Take care you don’t take too much / Be not greedy in your clutch!
Snip! Snap! Dragon!
With his blue and lapping tongue / Many of you will be stung!
Snip! Snap! Dragon!
For he snaps at all that comes / Snatching at his feast of plums!
Snip! Snap! Dragon!
But Old Christmas makes him come / Though he looks so fee! fa! fum!
Snip! Snap! Dragon!
Don’t ‘ee fear him but be bold / Out he goes his flames are cold!
Snip! Snap! Dragon!

Snapdragon is normally a Christmas tradition, although it’s played at Halloween as well. There’s no clear indication of the game’s origins, but some sources trace it to the ancient Greeks or Druids, which seems rather fanciful. It pops up several times in the works of Shakespeare, where he uses “flapdragon” and “snapdragon” interchangeably to indicate something that’s easy to swallow. Dryden calls it a “mock fire that never burns” in The Duke of Guise.

You know: like flaming fruit!

That pushes the game back to the 16th century at least.

Like so many indoor amusements, it became traditional during the Victorian era, because nothing says “fun for kids” like sticking your hand in a burning bowl of liquor. Dickens mentions it in Pickwick Papers and Trollope in Orley Farm.

I’m annoyed that I even have to add this, but if you try this game at home, please remember that fire is hot and if you’re injured it’s totally your own fault, not mine.

Authentic Joy Is Here

I’m on break until after New Year’s, but I wanted to thank you all for another year of patronage. Thanks for spending some of your valuable time with me, and for all those who donated, used my Amazon links, or shared posts on Facebook and Twitter.

This evening, as I listened to the reading from Isaiah in the vigil mass in a Church packed to the rafters and shining with light and beauty and love, I felt again that peace I’ve felt only since returning to the Church. Certainly, I felt happiness in the years I was away: pleasure, gratification, satisfaction. But is was pretty weak tea compared to the authentic joy that comes only from God, brought to us as light drawn down from heaven through the Incarnation.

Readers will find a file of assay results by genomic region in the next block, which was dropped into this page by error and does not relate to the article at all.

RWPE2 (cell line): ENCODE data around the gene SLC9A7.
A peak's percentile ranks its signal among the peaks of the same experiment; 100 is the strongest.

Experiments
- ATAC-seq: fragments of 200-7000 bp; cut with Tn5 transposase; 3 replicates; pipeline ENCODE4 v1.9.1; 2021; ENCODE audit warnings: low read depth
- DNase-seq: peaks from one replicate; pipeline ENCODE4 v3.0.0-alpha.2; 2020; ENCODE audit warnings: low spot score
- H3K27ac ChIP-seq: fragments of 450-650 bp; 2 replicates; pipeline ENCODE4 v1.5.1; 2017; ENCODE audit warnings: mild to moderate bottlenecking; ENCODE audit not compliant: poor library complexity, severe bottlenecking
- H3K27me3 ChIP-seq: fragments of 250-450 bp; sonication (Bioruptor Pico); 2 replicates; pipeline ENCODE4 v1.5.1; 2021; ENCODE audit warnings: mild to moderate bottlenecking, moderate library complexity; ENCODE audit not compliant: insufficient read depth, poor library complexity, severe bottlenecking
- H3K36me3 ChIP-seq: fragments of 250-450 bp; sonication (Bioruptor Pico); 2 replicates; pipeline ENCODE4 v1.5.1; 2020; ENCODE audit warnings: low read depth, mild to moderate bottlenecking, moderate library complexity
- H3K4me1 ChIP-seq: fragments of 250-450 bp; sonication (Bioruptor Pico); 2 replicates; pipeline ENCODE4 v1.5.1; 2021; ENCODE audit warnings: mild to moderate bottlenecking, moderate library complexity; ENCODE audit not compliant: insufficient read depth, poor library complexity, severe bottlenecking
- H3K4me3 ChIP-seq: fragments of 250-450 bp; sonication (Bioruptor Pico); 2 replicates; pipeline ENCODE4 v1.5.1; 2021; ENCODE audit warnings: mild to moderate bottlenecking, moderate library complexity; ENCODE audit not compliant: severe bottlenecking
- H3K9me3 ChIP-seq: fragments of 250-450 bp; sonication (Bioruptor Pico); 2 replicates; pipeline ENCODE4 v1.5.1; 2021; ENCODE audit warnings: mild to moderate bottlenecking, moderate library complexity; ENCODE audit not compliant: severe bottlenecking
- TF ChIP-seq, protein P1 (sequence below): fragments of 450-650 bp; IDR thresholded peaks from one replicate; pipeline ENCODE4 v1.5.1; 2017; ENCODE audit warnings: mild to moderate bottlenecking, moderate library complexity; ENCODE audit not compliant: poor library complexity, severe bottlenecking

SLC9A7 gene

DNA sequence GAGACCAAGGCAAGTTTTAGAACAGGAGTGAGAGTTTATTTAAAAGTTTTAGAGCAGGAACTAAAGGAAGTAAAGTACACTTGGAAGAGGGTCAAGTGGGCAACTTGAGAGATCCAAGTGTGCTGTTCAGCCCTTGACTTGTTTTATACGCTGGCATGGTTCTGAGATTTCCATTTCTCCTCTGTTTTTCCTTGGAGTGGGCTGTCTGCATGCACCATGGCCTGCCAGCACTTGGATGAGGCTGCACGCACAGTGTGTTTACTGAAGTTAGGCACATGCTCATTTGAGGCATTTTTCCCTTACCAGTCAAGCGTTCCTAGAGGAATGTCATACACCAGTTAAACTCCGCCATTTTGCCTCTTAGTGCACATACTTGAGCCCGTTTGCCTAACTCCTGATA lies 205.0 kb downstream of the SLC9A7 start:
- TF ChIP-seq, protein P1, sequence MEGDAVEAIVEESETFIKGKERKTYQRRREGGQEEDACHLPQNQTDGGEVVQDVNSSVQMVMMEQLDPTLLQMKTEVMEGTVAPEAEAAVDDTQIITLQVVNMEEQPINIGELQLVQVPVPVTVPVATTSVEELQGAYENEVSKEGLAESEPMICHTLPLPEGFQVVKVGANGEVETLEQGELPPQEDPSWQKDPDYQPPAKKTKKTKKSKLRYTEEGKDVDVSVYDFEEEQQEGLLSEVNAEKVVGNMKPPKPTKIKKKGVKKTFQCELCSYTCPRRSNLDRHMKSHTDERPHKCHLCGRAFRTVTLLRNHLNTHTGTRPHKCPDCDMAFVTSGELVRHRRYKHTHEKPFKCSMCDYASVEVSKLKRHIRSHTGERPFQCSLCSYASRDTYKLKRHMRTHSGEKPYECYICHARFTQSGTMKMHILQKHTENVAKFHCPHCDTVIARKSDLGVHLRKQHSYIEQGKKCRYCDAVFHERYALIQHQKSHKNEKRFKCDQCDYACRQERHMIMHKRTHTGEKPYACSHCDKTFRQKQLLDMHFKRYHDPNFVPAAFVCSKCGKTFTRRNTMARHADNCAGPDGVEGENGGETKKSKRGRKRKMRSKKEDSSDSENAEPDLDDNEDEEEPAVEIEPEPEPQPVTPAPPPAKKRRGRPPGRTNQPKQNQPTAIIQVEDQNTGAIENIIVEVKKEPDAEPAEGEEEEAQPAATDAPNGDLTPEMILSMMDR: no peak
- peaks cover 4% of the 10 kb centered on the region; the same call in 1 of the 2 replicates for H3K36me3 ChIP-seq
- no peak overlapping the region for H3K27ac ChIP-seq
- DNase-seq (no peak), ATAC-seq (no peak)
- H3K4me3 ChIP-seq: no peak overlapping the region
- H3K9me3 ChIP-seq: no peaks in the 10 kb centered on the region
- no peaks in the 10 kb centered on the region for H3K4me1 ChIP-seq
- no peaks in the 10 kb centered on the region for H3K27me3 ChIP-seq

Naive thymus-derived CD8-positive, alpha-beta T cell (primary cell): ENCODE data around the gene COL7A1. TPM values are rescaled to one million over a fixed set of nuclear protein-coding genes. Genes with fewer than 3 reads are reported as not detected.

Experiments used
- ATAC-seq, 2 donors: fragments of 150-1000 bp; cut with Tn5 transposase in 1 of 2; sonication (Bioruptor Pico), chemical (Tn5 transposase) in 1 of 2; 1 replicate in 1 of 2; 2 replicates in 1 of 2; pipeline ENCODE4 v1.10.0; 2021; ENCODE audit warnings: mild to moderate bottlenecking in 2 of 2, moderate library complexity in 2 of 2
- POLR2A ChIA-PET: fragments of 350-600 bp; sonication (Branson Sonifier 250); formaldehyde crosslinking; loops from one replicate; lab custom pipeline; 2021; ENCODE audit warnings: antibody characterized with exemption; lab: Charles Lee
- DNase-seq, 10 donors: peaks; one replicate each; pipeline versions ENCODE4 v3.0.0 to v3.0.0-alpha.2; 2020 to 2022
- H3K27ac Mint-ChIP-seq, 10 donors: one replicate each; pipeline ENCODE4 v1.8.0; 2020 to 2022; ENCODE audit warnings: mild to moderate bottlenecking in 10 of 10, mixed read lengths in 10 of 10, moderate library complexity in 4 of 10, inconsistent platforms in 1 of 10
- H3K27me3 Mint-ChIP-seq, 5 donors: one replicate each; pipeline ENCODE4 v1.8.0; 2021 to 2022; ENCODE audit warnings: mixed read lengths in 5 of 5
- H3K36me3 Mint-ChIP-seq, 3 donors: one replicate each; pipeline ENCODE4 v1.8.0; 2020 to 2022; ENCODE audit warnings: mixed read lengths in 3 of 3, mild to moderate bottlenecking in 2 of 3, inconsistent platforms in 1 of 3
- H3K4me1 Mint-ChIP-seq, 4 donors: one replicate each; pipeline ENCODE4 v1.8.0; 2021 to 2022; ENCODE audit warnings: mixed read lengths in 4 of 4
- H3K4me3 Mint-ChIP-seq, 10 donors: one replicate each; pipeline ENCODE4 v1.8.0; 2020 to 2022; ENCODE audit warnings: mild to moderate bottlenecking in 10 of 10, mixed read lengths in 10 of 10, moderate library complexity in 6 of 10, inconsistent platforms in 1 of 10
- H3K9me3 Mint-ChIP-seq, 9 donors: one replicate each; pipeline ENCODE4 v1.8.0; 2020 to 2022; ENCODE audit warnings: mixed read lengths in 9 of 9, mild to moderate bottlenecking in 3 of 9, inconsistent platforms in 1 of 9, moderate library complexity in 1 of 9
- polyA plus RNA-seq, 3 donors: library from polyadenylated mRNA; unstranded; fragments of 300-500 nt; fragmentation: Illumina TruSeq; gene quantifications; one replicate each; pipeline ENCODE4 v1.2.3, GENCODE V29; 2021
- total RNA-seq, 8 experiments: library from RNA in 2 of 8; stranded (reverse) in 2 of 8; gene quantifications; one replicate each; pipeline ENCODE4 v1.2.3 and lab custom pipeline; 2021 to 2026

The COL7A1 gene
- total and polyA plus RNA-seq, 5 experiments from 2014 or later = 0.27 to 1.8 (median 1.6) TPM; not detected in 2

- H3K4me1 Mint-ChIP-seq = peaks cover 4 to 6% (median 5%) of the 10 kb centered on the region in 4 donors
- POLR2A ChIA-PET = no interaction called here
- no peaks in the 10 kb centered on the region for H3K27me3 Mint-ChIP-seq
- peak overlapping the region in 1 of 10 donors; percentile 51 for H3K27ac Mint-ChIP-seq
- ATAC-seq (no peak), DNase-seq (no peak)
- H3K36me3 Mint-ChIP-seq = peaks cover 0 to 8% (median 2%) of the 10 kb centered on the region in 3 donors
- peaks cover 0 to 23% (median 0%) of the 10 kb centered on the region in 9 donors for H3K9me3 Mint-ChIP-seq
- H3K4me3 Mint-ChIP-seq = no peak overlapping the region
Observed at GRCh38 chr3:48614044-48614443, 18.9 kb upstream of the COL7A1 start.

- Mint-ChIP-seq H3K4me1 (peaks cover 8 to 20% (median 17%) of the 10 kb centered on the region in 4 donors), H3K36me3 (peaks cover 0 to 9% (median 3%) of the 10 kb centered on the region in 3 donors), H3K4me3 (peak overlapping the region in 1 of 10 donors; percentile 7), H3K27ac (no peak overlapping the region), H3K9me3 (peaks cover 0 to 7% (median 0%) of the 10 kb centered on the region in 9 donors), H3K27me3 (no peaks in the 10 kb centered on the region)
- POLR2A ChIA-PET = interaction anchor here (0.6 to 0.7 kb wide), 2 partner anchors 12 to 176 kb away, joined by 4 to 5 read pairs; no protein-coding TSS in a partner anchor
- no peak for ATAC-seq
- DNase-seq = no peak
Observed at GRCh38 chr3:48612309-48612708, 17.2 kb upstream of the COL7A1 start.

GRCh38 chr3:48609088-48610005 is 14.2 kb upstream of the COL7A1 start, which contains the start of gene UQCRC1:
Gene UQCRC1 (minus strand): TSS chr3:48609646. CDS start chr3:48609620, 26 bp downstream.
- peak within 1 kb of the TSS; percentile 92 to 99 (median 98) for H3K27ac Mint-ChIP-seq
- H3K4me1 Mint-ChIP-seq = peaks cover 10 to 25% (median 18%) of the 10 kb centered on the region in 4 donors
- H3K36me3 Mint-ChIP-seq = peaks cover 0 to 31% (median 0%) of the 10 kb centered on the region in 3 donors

Authentic joy is possible only in the embrace of God. All else is an imitation. As we come to the end of our season of waiting and preparation, we remember again the day that joy came into the world.

May the peace Christ be with you and your family, your friends and loved ones. Through you, may the light of Christ shine in the dark places and bring authentic joy into a world in need. God bless you and protect you.

 

Kindling the Flame Of Advent

Each year, I try make a break with Ordinary Time, set up any new patterns of devotion I intend to observe, break out the Advent wreath, and get on with the work of active waiting in contemplation.

This year, it didn’t happen. Recovering and weary from pneumonia, distracted by health problems all around me, and completing the final week of a two and half year long odyssey to earn an advanced degree in theology, I was unable to focus. I blessed and lit the advent wreath only at my daughter’s prompting, since I’d forgotten and my wife was away on business. I dutifully loaded the 2013 Magnificat Advent app on my iPad, but only poked at it grudgingly. I even fell off on my regular prayer observations.